The company behind the Telegram messaging app has won an injunction barring a startup company from using the name “Gram” for its own cryptocurrency.
Senior Judge Charles Breyer of the U.S. District Court for the Northern District of California on Wednesday found that Telegram Messaging Inc. had established priority to the Gram mark, and the company was likely to succeed on the merits of its false designation of origin, common law trademark infringement and statutory unfair competition claims.
Telegram, which is developing a new in-house distributed ledger platform called the Telegram Open Network, plans to launch a multibillion initial coin offering in the fourth quarter of this year. According to court filings, the company already has $1.5 billion in signed purchase agreements for its native cryptocurrency called the Gram.
“Telegram argues persuasively that it did more than prepare to use the mark, it used it to the tune of millions of dollars in sales,” Breyer wrote. “Those purchase agreements were titled “PURCHASE AGREEMENTS FOR GRAMS” and required purchasers to pay the required funds ‘in full immediately’ in exchange for Telegram’s promise to issue coin to the purchaser on the network launch date.”
Telegram sued Florida-based startup Lantah LLC in May with counsel from Skadden, Arps, Slate, Meagher & Flom. Lantah, a small company started by 23-year-old Daniel Jeffery in Florida last summer, announced last September on its website that it intended to launch its own ICO for a currency called the Gram. In February, the company filed a trademark application at the USPTO for Gram’s use in connection with financial services, and more specifically cryptocurrency. Lantah initiated an ICO in March for its Gram currency and at the same time submitted a filing with the SEC representing that the total offering amount was $4,285,714 but that $0 had been sold.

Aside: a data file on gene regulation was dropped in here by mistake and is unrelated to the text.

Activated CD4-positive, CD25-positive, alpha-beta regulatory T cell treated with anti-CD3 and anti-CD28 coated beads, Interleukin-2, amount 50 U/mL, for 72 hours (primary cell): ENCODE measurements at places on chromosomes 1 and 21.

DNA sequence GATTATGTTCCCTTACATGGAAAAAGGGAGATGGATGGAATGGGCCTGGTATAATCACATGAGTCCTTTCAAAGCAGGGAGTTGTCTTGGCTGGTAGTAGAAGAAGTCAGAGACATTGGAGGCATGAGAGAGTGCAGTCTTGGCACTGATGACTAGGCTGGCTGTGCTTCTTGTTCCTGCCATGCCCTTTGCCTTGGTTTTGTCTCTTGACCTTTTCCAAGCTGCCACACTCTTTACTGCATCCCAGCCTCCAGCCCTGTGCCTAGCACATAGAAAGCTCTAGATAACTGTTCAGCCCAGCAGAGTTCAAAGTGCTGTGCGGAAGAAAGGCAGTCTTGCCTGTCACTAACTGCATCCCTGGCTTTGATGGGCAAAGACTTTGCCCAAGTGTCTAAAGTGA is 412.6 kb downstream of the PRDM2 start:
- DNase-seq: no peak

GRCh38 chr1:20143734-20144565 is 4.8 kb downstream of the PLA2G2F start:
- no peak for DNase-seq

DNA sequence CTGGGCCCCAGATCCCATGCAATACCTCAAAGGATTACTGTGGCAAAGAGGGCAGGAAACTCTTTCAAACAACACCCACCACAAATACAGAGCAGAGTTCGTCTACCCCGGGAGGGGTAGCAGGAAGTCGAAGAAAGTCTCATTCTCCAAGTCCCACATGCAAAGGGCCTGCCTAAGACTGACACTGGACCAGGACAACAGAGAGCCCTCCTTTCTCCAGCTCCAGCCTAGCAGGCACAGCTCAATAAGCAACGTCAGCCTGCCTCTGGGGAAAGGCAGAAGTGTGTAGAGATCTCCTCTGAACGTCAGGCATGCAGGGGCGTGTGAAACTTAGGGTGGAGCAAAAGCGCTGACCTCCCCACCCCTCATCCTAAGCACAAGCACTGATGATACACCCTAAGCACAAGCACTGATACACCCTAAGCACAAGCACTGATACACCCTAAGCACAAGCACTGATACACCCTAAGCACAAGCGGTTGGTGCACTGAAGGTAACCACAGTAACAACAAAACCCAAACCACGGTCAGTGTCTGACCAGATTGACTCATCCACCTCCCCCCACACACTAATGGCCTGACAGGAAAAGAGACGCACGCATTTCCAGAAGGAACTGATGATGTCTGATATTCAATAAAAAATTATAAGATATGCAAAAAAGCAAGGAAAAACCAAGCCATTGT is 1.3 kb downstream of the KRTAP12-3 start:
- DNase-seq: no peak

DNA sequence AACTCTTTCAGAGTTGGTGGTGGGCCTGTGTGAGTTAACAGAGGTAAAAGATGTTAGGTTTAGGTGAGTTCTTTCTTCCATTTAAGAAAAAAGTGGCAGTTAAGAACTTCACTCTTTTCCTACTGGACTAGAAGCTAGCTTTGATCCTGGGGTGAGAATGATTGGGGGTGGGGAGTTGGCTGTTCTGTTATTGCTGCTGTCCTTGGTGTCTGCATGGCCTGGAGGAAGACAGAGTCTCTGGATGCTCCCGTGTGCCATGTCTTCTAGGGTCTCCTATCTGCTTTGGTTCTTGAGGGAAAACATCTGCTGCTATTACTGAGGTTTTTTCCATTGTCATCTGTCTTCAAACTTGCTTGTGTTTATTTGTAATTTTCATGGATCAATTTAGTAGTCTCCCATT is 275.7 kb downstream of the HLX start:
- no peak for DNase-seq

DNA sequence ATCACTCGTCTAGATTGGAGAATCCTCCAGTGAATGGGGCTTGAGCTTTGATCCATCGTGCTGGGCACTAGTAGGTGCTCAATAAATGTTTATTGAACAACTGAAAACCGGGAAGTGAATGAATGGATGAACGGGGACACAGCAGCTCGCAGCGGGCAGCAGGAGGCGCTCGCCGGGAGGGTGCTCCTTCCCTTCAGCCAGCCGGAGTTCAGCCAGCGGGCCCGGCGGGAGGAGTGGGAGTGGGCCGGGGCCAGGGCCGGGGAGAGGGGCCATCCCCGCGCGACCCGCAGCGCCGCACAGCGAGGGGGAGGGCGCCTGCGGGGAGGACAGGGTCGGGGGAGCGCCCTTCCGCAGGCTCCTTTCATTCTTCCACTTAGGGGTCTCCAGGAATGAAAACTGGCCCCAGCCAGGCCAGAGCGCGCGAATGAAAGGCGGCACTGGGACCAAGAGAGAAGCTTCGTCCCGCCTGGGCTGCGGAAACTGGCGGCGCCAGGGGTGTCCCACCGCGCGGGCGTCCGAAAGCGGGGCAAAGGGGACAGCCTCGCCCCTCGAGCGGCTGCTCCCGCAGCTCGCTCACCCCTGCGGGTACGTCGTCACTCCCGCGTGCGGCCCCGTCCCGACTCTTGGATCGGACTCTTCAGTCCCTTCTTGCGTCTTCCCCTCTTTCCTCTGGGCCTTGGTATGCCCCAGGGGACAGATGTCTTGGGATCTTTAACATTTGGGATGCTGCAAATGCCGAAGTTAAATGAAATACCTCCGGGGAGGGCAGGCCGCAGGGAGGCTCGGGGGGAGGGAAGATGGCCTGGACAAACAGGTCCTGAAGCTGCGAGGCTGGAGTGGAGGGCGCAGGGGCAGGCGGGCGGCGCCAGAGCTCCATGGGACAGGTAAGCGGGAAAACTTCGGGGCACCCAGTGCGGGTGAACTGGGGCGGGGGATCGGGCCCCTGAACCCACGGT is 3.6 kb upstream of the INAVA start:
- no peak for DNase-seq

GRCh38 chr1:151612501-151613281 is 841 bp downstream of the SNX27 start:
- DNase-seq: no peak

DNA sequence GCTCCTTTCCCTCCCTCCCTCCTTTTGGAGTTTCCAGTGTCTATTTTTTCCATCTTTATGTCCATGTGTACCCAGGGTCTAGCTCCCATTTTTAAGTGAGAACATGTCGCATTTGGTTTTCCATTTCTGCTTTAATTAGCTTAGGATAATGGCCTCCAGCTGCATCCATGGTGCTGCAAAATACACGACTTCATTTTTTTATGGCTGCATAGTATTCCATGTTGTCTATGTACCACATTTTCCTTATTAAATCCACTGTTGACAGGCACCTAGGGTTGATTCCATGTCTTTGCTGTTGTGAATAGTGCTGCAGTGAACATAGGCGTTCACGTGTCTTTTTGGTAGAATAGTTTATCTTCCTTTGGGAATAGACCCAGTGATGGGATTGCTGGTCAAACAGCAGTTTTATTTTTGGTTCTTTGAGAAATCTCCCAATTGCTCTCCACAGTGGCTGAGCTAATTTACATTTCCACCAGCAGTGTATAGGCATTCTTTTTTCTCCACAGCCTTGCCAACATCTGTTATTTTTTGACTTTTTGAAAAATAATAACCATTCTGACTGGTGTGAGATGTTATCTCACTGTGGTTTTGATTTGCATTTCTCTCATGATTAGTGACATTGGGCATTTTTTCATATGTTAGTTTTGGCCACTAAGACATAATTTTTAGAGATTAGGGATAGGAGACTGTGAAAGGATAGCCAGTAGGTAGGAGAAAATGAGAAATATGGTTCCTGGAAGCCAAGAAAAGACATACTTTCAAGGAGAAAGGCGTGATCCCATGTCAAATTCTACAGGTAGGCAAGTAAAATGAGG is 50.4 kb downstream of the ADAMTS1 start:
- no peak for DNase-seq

Lantah’s lawyer, Donald Thompson of San Francisco’s Thompson & Co., contended that Telegram hadn’t used the Gram mark in commerce yet since it was offering “private fundraising for prospective services” and had only prepared to use the mark in an ICO that hadn’t yet launched.
But Breyer disagreed, finding that the purchase agreements for Telegram’s Grams, which had been recorded with the SEC, “did more than prepare to use the mark.”
“Telegram certainly thought it had engaged in commerce when it recorded those sales with the SEC, and the purchasers certainly thought they had engaged in commerce when they sent Telegraph their money,” Breyer wrote. “Moreover, the law supports the notion that the taking of orders, even without filling those orders, is a use” for the purposes of trademark, the judge concluded.
Skadden’s John Neukom and James Pak, who represent Telegram, didn’t respond to messages Thursday, nor did a company spokesman.
Jeffery, Lantah’s CEO, said in an email statement that the company plans to appeal.
“Lantah both used and applied to register the disputed mark before Telegram. We are disappointed that the district court resolved this preliminary motion on other grounds,” he said. “Goliath may have taken Round 1, but David is still in the fight. Stay tuned.”
Read the decision below: